Quality Improvement in Neurology: Dementia Management Quality Measures

Center for Innovative Care in Aging (L.N.G.), Community Public Health, School of Nursing and Department of Psychiatry, Division of Geriatrics and Gerontology, Johns Hopkins University, School of Medicine, Baltimore, MD
Neurology (Impact Factor: 8.29). 09/2013; 81(17). DOI: 10.1212/WNL.0b013e3182a956bf
Source: PubMed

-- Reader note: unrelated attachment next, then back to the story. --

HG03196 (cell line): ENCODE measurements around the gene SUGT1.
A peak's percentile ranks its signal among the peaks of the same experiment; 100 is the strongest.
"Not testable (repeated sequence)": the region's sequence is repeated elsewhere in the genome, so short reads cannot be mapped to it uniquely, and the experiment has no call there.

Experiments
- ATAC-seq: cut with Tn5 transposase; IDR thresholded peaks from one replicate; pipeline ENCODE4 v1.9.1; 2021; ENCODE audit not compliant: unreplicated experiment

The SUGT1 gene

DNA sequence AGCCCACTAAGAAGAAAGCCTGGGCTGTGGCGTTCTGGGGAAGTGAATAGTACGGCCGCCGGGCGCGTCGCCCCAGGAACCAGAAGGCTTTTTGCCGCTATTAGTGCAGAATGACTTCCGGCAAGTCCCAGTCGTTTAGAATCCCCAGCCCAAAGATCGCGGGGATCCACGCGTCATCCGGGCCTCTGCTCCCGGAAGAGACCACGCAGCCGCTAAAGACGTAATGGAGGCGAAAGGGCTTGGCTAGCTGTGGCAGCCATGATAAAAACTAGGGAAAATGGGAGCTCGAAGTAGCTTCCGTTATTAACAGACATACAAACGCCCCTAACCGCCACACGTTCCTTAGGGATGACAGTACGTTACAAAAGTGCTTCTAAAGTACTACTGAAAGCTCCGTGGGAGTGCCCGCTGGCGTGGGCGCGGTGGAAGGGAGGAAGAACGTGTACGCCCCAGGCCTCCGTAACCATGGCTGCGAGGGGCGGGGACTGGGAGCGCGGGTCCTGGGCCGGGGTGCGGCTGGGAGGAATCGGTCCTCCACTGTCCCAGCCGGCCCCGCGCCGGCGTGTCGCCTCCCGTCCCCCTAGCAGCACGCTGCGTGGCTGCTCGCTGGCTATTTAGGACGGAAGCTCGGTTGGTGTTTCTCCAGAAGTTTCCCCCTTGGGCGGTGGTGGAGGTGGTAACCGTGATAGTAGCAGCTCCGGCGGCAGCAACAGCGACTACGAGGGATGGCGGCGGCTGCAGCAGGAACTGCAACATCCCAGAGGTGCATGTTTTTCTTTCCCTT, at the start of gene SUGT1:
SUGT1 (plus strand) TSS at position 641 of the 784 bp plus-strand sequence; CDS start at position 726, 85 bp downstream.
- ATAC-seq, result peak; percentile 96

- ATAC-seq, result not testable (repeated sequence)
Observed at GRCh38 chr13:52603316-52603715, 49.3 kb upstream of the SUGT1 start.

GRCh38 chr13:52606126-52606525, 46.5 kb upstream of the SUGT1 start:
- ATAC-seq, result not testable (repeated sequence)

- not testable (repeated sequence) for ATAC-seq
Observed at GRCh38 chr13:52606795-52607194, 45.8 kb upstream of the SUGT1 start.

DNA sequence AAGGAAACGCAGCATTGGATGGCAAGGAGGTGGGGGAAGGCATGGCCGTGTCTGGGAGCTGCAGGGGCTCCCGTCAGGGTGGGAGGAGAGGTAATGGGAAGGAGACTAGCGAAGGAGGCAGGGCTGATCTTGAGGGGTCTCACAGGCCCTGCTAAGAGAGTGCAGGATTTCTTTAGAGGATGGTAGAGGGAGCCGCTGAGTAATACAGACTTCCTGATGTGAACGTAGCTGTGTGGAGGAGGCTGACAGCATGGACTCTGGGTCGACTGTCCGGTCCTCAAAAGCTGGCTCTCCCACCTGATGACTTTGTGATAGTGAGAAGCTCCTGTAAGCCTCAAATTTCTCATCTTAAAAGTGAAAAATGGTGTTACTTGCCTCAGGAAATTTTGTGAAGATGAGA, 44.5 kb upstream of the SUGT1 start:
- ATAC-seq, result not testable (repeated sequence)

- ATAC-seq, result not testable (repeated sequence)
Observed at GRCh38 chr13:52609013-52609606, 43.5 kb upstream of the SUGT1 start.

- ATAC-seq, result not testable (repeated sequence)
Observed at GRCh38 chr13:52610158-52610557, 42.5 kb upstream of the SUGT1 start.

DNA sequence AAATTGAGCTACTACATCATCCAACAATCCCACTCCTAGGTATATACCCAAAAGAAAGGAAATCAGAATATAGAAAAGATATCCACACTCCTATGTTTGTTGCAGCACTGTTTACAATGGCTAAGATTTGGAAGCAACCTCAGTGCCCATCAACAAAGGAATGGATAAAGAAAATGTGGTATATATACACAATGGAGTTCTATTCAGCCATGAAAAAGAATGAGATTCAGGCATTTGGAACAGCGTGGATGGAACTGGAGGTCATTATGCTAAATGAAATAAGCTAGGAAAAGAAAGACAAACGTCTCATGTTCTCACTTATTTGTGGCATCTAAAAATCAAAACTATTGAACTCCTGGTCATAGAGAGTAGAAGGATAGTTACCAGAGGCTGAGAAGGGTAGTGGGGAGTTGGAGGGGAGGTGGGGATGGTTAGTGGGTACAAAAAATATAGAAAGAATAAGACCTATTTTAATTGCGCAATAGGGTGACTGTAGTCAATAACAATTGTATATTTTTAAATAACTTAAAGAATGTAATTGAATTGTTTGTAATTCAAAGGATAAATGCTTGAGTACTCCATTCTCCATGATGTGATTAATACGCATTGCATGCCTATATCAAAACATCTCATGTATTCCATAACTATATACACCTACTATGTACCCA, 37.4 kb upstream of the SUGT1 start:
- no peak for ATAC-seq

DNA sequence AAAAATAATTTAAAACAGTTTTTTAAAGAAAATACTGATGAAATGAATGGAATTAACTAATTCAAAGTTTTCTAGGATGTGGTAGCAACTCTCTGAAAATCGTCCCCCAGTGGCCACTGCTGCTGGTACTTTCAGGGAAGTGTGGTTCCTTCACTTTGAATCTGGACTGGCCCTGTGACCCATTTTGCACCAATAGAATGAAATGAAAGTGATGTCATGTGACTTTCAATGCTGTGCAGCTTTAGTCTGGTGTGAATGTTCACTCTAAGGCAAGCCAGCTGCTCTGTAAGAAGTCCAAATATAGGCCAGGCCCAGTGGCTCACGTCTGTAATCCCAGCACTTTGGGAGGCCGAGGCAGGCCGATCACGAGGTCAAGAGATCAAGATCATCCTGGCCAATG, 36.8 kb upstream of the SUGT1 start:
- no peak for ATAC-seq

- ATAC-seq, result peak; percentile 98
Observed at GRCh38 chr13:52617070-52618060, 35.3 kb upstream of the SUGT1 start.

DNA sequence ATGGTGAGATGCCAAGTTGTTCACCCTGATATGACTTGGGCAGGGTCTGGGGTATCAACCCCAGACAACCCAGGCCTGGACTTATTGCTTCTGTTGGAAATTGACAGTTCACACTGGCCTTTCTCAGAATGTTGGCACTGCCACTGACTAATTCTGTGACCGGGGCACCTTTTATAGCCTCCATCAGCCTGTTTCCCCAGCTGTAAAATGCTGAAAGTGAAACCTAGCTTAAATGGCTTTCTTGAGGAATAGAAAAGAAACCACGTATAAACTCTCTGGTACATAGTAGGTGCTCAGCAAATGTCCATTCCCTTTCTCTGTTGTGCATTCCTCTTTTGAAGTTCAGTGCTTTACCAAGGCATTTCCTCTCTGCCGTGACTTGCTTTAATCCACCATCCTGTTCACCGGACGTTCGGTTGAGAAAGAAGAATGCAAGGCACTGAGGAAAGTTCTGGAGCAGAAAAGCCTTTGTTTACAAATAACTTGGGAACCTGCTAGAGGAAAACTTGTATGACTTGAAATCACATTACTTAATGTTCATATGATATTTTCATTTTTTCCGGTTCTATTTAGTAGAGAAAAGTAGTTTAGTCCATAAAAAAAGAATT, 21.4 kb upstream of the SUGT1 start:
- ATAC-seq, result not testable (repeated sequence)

Professional and advocacy organizations have long urged that dementia be recognized and properly diagnosed.(1,2) With the passage of the National Alzheimer's Project Act(3) in 2011, an Advisory Council for Alzheimer's Research, Care, and Services was convened to advise the Department of Health and Human Services. In May 2012, the Council produced the first National Plan to address Alzheimer disease and prominent in its recommendations is a call for quality measures suitable for evaluating and tracking dementia care in clinical settings.(4) Although other efforts have been made to set dementia care quality standards, such as those pioneered by RAND in its series Assessing Care of Vulnerable Elders (ACOVE)(5), implementation has not been widely embraced by practitioners, health care systems, or insurers. In this Executive Summary (full manuscript on, we report on a new measurement set for dementia management developed by an interdisciplinary Dementia Measures Work Group (DWG) representing the major national organizations and advocacy organizations concerned with the care of patients with dementia. This effort was led by the American Academy of Neurology, the American Geriatrics Society, the American Medical Directors Association, the American Psychiatric Association, and the American Medical Association-convened Physician Consortium for Performance Improvement (PCPI). Both the ACOVE measures and the measurement set described here apply to patients whose dementia has already been identified and properly diagnosed. Though similar in concept to ACOVE, the DWG measurement set differs in several important ways: it includes all stages of dementia in a single measure set, calls for the use of functional staging in planning care, prompts the use of validated instruments in patient and caregiver assessment and intervention, highlights the relevance of using palliative care concepts to guide care prior to the advanced stages of illness, and provides evidence-based support for its recommendations and guidance on the selection of instruments useful in tracking patient-centered outcomes. In addition, the DWG measurement set specifies annual reassessment and updating of interventions and care plans for dementia-related problems that affect families and other caregivers as well as patients. Here, we first provide a brief synopsis of why major reforms in health care design and delivery are needed in order to achieve substantive improvements in the quality of care, and then list the final measures approved for publication, dissemination, and implementation.